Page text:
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Enviro-Mich message from Rob Perks <rperks@peer.org>



Michigan's Department of Environmental Quality (DEQ) has scheduled a
public hearing  to solicit citizen input on whether to issue an
"After-the-Fact" permit for a construction project that has already
resulted in damage to several acres of wetlands.  According to
information provided to Public Employees for Environmental
Responsibility (PEER), DEQ may have violated its own procedures, as well
as wetlands regulations in allowing the project to proceed.


DEQ's Land & Water Management Division will hold this public hearing in
the Arbela Township Hall, 8935 Birch Run Road, Millington, Michigan, at
7:00 pm, Wednesday, April 21, 1999.  

The stated purpose of the meeting is to "secure the views of interested
persons" concerning DEQ's proposed authorization for "the previous
placement of approximately 5,810 cubic yards of material placed over a
three acre wetland area for the construction of a tractor museum and
facilities."  PEER is urging concerned citizens to attend and voice
their opinions on Permit 98-08-0994.  Citizens may also submit written
comments directly to DEQ, P.O. Box 30204, Lansing, MI 48909, or fax them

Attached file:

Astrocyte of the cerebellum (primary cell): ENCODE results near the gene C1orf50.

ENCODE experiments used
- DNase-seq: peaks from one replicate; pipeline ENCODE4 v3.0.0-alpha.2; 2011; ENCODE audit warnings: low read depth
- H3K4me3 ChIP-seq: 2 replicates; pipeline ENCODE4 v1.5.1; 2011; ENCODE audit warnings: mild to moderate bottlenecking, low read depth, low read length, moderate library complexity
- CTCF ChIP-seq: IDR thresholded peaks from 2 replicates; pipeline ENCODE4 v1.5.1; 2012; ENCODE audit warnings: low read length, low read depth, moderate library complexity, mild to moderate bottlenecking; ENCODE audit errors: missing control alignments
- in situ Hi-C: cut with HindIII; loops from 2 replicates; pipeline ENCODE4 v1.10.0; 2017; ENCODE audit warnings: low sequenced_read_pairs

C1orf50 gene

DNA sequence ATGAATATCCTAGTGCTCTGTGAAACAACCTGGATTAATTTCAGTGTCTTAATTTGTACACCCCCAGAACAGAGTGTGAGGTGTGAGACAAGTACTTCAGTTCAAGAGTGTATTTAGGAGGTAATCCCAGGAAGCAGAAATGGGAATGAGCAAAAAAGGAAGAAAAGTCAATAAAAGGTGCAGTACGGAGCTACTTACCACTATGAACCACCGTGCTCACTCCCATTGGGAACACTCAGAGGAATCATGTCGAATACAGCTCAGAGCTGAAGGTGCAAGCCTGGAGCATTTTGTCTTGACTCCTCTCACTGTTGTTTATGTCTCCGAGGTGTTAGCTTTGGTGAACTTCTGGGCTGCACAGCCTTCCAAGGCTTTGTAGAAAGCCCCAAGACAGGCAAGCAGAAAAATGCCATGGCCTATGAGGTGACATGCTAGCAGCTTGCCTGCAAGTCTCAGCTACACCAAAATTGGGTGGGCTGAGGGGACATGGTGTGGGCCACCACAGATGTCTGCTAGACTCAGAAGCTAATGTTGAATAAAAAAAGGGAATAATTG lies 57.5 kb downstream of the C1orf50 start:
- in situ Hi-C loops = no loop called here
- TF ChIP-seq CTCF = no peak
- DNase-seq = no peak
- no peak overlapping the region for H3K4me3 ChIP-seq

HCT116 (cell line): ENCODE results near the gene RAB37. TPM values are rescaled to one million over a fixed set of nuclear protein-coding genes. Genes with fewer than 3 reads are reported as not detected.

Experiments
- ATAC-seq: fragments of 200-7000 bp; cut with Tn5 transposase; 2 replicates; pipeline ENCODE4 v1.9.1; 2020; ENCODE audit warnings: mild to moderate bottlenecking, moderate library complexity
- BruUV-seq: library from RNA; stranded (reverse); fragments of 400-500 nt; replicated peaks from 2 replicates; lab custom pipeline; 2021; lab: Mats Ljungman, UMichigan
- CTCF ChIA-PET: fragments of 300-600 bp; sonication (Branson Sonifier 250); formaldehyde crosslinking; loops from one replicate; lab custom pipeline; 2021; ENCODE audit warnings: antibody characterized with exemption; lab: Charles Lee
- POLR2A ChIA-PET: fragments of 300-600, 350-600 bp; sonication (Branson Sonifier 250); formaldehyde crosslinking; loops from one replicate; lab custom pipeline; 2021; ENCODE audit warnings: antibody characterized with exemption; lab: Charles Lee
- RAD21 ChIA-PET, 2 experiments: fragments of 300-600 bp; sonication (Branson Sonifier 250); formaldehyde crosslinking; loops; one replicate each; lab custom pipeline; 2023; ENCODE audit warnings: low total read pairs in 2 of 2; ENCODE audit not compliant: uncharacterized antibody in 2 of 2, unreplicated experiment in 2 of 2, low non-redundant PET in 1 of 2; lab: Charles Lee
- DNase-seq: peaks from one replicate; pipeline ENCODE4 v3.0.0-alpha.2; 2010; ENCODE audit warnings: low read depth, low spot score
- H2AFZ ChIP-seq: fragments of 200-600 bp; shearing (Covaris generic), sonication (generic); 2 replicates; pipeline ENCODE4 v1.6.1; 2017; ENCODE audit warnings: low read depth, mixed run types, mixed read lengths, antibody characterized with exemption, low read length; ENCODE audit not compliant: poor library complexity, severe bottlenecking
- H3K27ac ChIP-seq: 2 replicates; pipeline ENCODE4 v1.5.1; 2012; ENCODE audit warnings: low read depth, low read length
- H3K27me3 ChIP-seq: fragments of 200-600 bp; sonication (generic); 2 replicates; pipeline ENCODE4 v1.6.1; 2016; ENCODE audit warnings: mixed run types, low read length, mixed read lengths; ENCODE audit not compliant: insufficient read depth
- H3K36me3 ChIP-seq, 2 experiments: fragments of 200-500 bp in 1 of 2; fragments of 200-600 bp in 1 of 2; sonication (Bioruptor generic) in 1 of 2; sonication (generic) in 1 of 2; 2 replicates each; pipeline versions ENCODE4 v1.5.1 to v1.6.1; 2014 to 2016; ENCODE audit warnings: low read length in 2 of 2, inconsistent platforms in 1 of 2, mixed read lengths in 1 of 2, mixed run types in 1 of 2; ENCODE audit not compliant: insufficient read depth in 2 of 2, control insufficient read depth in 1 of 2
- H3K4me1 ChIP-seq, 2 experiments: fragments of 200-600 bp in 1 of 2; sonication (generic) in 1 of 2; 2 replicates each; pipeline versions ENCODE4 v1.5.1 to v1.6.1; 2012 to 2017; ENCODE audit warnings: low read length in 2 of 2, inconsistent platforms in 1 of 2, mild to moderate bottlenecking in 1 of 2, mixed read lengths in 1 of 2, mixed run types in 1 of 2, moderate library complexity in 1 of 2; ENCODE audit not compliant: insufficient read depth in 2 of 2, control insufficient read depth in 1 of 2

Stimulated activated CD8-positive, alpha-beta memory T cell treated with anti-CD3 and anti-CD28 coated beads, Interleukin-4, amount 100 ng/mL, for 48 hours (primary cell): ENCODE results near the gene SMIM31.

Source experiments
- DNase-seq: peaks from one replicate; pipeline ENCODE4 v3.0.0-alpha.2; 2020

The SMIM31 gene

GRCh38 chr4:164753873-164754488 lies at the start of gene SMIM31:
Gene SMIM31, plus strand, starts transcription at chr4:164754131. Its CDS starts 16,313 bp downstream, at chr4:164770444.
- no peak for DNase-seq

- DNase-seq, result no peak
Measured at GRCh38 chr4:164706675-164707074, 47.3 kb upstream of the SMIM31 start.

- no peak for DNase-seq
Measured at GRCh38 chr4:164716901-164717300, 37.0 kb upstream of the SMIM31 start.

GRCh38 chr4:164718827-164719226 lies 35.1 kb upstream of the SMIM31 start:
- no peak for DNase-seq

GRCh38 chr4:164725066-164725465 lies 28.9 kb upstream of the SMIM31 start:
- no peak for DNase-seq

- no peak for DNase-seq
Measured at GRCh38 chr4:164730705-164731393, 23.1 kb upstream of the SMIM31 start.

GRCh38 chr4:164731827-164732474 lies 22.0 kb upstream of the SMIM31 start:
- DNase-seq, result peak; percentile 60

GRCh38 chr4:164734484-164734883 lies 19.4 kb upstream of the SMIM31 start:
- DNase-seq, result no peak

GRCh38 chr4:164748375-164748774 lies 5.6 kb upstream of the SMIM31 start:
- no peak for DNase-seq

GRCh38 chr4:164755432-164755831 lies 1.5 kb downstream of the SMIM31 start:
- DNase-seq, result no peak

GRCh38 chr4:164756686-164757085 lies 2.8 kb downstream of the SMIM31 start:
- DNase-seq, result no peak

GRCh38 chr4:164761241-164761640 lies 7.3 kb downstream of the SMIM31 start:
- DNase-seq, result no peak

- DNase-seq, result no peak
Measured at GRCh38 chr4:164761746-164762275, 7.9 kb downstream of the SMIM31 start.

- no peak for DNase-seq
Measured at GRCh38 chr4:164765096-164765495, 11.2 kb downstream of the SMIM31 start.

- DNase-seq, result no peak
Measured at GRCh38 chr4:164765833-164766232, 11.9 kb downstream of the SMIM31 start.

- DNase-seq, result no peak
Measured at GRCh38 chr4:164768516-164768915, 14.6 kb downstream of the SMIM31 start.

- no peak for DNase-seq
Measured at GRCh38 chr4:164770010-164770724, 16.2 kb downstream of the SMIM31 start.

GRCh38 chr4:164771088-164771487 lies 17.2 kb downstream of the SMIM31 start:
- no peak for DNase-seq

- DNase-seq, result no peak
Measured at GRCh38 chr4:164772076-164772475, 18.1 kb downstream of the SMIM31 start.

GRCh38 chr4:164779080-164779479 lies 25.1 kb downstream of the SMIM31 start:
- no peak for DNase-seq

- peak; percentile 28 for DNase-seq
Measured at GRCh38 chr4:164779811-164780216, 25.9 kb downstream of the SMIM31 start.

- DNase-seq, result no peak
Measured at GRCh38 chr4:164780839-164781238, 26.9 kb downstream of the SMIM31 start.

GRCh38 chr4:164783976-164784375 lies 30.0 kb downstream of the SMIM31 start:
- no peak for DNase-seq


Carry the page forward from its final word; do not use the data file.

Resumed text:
(517-686-0727) by May 12, 1999.


In July, 1997, DEQ's Saginaw Bay District Office received a complaint
about the unauthorized filling of wetlands by a property owner in
Tuscola County, which involved constructing buildings for a planned
Tractor Museum.  As part of the project, more than three (3) acres of
wetlands adjacent to the landowner's property were converted for use as
a parking lot.

Staff investigated and confirmed a violation of Michigan's Wetland
Protection statute (Part 303). The agency then issued a "cease and
desist" letter to stop the owner's filling activity and ordered that the
wetlands be "restored."   The landowner halted his activity but failed
to restore the wetlands.  Instead, he hired a consultant and entered
into negotiations with the department's Saginaw Bay District Office.  

Rather than take appropriate enforcement action against the violater,
the DEQ agreed to accept an application for an "After-the-Fact" permit
for the filled wetlands in return for the mitigation or construction of
artificial wetlands elsewhere on site.  


1)  No enforcement action was taken against the landowner for illegally
filling wetlands along the lake, nor did the DEQ respond when the
landowner ignored the order to restore the lost wetlands.

2)  The destroyed wetlands were located on the shoreline of an inland
lake, a resource which is rare in Tuscola county, and which provides
valuable wildlife habitat/water quality functions.  The mitigated
wetlands created inland from the lake as a replacement represent an
insufficient ecological swap.
3)  DEQ's decision to approve the project was based on the rationale
that there exists "no feasible and prudent alternatives" for location of
the parking lot elsewhere on site, despite the fact that the owner has
more than 200 available "upland" acres.  It is also doubtful that, had
the landowner applied for a permit as required, the planned Tractor
Museum project would not have met DEQ's criteria for approval.  

For more information, contact:

Rob Perks
National Field Director
Public Employees for Environmental Responsibility
2001 S Street, NW, Suite 570
Washington, DC  20009
(202) 265-PEER  

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